Irish author and creative writing teacher EVA WOODS describes how she turned some VERY BAD YEARS into a LIFE-AFFIRMING NEW BOOK …
When you’re not feeling happy, there’s nothing more annoying than being told to think positively. To cheer up, to count your blessings, keep a gratitude diary. Think of those who are worse off. If things are bad, this kind of happiness-peddling will only make you feel a hundred times worse. I know this because in 2013 I had the worst year of my life; I got divorced, I moved house three times, I was fired, I had my identity stolen by fraudsters, and to top it all off got hit by a car. During this terrible time, I became interested in the happiness industry. I read countless self-books, went on courses, made vision boards, and discovered the 100 Happy Days challenge. I even tried the gratitude diary. Eventually, I decided to write a novel, How To Be Happy, which asks whether any of this can help if genuinely awful things happen to you.
Getting hit by the car was a wake-up call for me. I wasn’t badly hurt, luckily, but it made me realise I wasn’t doing well. Since my marriage ended, I’d been burning the candle not just at both ends but in the middle as well. I didn’t know how to live by myself, and I felt terrified to be alone, so I went out most nights, rarely cooked or ate properly, and of course drank too much. But it wasn’t just my physical health at stake. I was dating all the wrong men, those who weren’t nice to me or remotely interested in something serious. Worried about money after my divorce, I’d also pushed myself into working in a part-time job I was over-qualified for where I felt I had zero respect. I was constantly getting ill – at one point I had five different illnesses going on. Even my writing was suffering, as I had so little time and energy, and couldn’t seem to find any confidence or creativity in myself. Something really had to change.
I remembered an earlier time in my life when things had hit rock-bottom. In 2006, when I was 24, I was diagnosed with ovarian cancer and underwent major surgery. I spent a whole summer on my parents’ sofa watching Survivor: Battle of the Islands, barely able to walk, and I also split up with my boyfriend at the time. As soon as my wounds healed and it was clear I’d be fine, I experienced a sort of post-traumatic depression, and found myself struggling in every aspect of my life. However, I’d come back from that period stronger than before, finding a new and much better job, moving cities, and not long after, getting married. Now that part of my life was over as well, and I had to move forward.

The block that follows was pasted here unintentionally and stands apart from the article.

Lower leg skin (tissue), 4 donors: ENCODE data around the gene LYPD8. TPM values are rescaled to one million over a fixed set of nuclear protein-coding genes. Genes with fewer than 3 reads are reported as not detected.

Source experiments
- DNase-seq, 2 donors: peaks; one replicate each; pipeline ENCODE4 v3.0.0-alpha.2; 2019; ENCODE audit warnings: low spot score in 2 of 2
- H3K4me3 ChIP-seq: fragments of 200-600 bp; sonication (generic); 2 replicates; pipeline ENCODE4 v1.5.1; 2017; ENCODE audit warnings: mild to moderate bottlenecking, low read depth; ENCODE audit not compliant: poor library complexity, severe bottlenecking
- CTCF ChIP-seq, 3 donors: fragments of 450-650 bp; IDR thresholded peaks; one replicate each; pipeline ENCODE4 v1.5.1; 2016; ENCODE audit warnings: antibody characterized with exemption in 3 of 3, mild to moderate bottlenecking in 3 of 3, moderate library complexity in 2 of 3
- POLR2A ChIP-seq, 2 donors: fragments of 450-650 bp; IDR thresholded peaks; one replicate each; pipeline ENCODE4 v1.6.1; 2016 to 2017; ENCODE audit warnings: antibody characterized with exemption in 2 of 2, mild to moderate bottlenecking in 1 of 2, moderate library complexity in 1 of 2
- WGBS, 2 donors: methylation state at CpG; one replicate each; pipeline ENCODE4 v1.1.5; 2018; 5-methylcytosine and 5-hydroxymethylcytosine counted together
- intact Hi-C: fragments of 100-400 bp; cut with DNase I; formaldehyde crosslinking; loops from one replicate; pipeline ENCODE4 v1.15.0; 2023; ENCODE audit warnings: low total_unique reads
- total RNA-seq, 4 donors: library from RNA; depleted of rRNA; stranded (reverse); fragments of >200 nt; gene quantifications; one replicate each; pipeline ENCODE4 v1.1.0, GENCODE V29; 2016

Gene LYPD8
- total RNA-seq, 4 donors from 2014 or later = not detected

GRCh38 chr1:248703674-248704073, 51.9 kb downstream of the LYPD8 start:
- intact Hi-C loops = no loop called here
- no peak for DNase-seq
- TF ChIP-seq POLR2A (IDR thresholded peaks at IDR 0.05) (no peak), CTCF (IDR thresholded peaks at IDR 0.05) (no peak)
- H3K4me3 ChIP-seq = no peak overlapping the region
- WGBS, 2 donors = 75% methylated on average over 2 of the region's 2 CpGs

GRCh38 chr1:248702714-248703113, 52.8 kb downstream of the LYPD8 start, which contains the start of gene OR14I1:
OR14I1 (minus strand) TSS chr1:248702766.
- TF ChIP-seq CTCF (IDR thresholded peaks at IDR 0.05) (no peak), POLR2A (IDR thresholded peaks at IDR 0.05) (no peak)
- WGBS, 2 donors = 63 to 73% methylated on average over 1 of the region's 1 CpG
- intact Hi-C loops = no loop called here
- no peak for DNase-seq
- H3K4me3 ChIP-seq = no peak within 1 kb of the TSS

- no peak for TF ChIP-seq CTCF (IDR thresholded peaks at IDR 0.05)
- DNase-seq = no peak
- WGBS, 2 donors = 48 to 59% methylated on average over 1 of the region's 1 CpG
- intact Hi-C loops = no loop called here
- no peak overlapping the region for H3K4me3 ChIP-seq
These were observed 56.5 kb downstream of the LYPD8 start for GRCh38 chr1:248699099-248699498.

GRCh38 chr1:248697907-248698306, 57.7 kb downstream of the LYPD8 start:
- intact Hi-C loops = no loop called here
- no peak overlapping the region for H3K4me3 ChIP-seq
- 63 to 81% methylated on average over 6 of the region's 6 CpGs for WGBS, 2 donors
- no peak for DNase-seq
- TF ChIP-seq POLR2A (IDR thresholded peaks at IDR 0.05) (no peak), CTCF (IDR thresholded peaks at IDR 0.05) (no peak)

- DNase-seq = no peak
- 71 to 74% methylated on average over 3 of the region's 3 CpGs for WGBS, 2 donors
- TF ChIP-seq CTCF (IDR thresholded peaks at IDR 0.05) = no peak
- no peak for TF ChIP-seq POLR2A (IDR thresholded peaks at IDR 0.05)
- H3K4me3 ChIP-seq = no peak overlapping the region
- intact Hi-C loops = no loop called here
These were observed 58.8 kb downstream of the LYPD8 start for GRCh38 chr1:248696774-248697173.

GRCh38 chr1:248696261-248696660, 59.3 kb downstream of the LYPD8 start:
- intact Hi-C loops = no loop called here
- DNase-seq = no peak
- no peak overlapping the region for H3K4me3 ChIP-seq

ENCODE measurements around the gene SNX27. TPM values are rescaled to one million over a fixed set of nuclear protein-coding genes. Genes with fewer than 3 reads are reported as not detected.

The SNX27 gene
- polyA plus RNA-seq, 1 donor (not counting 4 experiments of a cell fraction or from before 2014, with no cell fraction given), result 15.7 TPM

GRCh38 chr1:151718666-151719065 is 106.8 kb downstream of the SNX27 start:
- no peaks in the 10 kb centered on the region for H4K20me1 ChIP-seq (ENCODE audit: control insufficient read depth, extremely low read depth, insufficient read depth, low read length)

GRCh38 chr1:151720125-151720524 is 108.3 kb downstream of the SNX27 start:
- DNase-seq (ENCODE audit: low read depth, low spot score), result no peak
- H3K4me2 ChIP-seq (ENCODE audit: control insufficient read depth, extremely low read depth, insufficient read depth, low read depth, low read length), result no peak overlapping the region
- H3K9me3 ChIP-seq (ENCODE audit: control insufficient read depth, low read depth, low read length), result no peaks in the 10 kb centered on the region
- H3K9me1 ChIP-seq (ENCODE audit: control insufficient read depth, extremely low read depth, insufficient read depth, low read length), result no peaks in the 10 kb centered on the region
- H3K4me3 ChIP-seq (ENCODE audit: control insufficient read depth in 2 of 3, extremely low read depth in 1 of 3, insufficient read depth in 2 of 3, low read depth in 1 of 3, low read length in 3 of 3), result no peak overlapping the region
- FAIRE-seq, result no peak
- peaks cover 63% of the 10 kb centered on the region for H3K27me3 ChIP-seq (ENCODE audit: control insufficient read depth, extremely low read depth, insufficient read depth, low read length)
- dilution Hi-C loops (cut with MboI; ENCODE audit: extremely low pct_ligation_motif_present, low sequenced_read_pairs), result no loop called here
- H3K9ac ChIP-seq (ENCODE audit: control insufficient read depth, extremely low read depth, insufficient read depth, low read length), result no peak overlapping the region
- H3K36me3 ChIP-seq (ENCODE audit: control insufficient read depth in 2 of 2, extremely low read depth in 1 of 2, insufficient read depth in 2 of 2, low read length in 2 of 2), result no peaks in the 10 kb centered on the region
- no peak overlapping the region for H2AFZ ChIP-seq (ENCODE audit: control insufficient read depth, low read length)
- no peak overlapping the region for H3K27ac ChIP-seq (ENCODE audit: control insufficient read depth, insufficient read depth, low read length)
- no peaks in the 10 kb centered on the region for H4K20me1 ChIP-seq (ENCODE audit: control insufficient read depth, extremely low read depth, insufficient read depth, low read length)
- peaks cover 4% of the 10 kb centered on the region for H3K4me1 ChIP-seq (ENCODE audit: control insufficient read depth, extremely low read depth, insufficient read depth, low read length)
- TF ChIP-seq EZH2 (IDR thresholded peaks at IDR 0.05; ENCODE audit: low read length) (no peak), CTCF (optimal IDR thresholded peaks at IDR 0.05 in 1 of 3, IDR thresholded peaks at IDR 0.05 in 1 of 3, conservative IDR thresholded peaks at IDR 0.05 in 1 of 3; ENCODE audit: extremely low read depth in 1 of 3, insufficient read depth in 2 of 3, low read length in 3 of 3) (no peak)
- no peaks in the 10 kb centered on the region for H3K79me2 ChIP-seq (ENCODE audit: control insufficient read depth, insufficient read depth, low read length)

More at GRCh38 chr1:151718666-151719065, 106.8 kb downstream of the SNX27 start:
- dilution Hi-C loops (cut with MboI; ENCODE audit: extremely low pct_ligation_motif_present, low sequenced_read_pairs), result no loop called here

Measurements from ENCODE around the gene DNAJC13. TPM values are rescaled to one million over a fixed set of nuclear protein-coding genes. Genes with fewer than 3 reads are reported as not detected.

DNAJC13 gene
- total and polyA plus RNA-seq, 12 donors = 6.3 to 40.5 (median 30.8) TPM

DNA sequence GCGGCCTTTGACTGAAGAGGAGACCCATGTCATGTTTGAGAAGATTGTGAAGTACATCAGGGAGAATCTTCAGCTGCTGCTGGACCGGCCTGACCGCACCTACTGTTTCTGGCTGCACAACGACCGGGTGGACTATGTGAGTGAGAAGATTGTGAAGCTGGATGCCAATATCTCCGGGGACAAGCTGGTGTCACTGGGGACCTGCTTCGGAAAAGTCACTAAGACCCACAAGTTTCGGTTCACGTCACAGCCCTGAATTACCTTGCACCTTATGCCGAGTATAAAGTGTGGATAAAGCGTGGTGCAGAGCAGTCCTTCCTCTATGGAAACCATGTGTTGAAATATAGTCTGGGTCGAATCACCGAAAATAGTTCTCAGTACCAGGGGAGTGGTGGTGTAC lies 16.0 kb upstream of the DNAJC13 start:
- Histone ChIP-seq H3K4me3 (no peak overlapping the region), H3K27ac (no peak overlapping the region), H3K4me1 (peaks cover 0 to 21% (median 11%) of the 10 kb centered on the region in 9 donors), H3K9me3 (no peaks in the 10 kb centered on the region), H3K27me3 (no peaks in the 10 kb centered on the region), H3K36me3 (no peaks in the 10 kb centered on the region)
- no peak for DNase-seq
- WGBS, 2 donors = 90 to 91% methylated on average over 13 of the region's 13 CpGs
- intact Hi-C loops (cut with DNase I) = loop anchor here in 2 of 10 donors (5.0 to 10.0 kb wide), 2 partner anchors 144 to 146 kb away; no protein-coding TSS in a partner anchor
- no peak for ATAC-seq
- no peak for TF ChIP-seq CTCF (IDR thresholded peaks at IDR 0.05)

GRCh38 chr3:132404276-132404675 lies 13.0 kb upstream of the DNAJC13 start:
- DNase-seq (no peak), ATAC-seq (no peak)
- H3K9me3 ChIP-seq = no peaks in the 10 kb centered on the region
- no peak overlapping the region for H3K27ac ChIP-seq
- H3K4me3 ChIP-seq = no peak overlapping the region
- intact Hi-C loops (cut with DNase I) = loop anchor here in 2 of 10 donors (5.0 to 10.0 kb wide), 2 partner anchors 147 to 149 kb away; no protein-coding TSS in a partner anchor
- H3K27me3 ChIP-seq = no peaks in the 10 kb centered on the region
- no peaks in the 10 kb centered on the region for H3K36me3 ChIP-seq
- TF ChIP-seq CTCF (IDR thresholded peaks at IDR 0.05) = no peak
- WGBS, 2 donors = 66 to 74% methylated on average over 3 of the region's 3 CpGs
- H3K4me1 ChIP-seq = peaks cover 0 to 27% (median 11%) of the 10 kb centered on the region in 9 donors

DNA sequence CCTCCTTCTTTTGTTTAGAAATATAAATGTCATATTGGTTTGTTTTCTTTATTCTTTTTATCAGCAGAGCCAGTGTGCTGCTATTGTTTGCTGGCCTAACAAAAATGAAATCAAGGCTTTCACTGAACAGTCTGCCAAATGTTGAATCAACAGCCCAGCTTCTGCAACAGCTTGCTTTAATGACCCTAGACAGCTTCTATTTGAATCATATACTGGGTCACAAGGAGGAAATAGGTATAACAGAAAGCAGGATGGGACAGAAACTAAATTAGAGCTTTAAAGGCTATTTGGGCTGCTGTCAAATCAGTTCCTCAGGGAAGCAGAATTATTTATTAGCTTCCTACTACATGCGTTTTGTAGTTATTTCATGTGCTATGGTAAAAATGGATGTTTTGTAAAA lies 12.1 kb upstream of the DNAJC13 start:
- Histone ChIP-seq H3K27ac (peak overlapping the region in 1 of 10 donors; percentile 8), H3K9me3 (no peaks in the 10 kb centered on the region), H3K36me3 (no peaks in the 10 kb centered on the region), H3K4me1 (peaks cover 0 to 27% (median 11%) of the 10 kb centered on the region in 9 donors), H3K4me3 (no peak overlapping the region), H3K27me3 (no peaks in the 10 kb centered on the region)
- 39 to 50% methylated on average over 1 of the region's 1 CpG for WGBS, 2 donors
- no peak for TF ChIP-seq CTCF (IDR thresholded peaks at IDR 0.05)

I made a list of the strategies that had helped me through that previous dark time. Firstly, I’d spoken to a counsellor a few times, and that made a huge difference, setting me back on the right path. I’d also made a big effort to look after myself physically. That meant joining a gym, but also doing yoga, walking, and dancing. As I work from home on my own most of the time, it’s really crucial to get some fresh air and talk to people, even if it’s raining and I’d rather stay in. I also tried to eat better and make sure I always had something in the fridge. Going hungry or not eating properly will destroy your mental wellbeing faster than anything.
I’ve had insomnia for most of my life, so I tried to get this under control, using various sleep-training strategies and also cutting out caffeine, making my room as dark and cool as possible, and trying to get up earlier. I’d been taking some over-the-counter sleeping tablets, but I realised these were doing more harm than good as they left me groggy, so I gave them up altogether.
I also realised that my emotional wellbeing had taken a hammering, not just with the divorce and being fired, but also from dating so many awful guys, so I tried to look after myself in that area as well. I also stopped pushing myself so hard to do lots of different activities and take on extra work. I even made sure to go for medical check-ups, as that’s something which can slide in moments of crisis. I went to the dentist, the optician, the doctor, and even saw a chiropractor for my bad back (an occupational hazard of writing). All of this was a signal to myself that I mattered, that I deserved to be looked after and taken care of.
I’m pleased to say that all these little actions really added up, and these days I’m much happier and healthier, though I could still do with cutting down on sugar and spending less time in front of a screen. I try to notice when I’m getting stressed or down and take evasive action so I don’t go into a slump, or figure out what’s causing it and avoid that thing (or person!). How To Be Happy looks at how small acts of self-kindness can end up radically changing your life and outlook. I think nowadays we are better at recognising mental health problems, but not always so good at identifying temporary sadness, or knowing how to deal with difficult moments in our lives. For me, it’s all about looking after and accepting myself, as much as I can.
How To Be Happy, Little Brown, will be published in March 2018.
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